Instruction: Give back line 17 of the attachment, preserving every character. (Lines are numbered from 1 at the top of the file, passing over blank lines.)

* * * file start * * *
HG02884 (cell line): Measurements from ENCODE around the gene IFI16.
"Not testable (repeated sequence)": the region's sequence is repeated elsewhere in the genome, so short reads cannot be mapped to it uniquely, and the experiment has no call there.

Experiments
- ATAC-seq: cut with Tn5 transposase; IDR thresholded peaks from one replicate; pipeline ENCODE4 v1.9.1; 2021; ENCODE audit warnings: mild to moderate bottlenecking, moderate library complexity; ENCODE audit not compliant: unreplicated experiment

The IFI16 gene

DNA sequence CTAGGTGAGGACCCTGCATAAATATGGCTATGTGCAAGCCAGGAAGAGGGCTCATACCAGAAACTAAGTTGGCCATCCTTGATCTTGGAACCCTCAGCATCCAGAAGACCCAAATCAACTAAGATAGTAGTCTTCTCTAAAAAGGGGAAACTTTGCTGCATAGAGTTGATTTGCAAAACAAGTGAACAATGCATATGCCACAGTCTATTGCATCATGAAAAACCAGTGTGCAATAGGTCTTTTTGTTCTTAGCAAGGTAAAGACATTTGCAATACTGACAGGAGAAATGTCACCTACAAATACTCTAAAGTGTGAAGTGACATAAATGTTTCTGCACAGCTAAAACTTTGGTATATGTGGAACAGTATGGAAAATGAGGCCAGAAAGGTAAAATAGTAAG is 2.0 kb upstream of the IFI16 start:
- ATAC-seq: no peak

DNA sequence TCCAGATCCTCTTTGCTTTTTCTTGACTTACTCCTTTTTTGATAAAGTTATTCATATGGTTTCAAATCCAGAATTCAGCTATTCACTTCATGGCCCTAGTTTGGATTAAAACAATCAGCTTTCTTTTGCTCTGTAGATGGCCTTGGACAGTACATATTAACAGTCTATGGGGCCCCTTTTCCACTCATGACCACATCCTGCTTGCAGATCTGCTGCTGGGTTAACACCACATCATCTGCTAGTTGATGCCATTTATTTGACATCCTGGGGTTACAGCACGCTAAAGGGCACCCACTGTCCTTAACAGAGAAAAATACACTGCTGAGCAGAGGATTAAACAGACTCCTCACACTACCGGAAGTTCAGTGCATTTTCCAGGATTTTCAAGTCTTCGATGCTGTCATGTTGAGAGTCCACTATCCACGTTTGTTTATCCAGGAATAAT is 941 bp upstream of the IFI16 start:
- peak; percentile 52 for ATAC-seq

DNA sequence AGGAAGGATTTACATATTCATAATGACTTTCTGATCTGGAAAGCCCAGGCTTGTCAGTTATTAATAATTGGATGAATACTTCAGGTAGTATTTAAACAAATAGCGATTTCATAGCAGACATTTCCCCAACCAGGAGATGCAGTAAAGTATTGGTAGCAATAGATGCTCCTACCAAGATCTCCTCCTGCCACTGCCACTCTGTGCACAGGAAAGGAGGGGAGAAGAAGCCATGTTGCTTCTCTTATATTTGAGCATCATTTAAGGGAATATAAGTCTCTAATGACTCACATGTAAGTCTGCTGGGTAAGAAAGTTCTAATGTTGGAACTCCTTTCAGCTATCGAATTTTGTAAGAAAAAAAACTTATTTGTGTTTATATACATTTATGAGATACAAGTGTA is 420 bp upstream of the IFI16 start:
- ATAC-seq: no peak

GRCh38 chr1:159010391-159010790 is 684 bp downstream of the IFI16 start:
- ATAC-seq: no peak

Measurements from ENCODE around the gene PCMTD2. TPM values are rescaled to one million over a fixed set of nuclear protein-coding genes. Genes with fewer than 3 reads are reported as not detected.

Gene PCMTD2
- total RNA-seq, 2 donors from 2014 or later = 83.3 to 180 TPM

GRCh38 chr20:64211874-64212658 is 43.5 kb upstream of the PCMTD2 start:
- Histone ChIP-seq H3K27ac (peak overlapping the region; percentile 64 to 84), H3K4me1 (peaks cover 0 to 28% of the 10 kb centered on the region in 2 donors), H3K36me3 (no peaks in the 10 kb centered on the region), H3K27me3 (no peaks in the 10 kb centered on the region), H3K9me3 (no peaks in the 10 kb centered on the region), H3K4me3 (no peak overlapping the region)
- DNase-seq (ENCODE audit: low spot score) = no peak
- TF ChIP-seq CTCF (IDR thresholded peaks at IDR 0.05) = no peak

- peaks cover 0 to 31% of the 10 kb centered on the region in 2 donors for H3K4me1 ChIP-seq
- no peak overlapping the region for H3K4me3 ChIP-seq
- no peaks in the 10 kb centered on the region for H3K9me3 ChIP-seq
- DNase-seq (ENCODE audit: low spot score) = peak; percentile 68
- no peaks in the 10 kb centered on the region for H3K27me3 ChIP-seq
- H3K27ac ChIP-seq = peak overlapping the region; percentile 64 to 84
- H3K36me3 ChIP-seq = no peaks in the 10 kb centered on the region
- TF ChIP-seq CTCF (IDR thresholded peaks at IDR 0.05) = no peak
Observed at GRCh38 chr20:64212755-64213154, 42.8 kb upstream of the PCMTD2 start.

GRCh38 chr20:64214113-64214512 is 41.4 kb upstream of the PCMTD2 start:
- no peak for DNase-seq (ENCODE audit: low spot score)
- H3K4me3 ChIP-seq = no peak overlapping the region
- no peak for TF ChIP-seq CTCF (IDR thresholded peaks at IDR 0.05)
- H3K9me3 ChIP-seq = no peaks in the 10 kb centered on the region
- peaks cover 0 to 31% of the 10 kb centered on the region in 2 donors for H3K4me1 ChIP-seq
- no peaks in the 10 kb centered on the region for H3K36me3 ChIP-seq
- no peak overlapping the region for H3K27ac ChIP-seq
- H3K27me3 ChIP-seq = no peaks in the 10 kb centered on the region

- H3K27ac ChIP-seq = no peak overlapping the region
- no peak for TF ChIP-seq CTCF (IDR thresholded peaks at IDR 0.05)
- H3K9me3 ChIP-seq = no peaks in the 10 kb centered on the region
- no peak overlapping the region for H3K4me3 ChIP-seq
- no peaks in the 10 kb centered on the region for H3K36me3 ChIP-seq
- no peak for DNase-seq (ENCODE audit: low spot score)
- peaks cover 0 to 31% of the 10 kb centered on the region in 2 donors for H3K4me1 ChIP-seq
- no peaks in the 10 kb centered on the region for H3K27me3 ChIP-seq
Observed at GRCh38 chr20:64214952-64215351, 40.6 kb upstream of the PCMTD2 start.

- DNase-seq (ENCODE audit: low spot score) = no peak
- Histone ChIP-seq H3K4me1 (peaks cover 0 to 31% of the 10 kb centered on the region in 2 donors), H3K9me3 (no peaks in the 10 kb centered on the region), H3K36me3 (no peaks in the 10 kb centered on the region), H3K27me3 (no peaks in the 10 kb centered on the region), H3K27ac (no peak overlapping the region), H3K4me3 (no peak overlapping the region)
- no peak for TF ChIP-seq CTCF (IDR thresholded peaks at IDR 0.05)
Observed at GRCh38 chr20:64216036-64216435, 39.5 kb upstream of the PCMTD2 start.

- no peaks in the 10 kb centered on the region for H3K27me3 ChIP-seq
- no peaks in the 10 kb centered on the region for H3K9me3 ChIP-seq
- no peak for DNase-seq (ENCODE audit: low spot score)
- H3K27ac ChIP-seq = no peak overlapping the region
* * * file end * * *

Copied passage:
GRCh38 chr20:64211874-64212658 is 43.5 kb upstream of the PCMTD2 start: